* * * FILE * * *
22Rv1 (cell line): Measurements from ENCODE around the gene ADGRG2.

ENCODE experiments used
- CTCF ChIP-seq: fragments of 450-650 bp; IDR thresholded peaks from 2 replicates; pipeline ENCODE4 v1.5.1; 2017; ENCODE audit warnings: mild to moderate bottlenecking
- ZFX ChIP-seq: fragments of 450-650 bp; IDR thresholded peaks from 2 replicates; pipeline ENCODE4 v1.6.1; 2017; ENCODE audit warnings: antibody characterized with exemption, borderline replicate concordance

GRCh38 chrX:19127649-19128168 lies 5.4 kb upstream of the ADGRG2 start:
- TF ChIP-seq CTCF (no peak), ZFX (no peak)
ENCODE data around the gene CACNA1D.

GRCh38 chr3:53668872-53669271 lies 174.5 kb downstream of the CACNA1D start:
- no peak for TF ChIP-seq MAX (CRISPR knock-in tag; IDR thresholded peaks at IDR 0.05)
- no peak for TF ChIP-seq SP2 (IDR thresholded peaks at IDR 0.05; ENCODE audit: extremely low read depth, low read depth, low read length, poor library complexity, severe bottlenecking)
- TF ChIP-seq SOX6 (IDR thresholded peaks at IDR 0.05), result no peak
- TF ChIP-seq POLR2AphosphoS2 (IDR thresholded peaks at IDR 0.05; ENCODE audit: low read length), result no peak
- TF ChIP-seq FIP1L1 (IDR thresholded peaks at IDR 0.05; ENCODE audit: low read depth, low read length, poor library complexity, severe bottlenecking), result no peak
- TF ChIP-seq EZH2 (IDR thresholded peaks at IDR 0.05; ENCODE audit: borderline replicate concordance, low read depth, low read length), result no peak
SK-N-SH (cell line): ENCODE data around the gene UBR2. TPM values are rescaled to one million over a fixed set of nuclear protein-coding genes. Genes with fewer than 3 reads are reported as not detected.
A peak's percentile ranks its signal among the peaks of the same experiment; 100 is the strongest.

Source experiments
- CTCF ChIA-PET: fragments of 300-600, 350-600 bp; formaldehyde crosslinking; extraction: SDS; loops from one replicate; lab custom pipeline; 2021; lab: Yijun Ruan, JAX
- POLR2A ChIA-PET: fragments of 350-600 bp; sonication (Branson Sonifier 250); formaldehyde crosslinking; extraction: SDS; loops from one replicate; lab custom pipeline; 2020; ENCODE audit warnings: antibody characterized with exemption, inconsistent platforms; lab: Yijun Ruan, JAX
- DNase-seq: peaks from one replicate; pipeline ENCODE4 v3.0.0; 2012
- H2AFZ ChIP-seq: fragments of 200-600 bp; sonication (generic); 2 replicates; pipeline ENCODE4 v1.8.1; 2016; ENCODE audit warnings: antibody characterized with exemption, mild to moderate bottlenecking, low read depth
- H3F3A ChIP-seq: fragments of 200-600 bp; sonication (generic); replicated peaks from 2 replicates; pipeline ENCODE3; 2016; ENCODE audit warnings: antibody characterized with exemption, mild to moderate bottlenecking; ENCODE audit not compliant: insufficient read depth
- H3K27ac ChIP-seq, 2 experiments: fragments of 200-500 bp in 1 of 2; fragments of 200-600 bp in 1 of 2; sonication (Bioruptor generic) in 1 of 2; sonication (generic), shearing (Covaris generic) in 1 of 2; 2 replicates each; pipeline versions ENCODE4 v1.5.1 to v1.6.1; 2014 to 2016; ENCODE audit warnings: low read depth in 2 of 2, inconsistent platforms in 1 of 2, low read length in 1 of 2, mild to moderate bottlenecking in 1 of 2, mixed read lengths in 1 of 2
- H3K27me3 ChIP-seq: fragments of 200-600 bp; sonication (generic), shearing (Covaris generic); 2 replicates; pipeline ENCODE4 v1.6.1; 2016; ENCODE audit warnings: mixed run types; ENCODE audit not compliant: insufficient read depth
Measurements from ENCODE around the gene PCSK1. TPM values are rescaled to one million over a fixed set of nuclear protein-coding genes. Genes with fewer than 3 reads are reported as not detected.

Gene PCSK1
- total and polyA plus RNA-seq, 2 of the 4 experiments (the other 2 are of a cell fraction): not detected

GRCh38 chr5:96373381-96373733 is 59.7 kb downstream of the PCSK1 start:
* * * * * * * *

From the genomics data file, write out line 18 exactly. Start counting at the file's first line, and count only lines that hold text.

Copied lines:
- CTCF ChIA-PET: fragments of 300-600, 350-600 bp; formaldehyde crosslinking; extraction: SDS; loops from one replicate; lab custom pipeline; 2021; lab: Yijun Ruan, JAX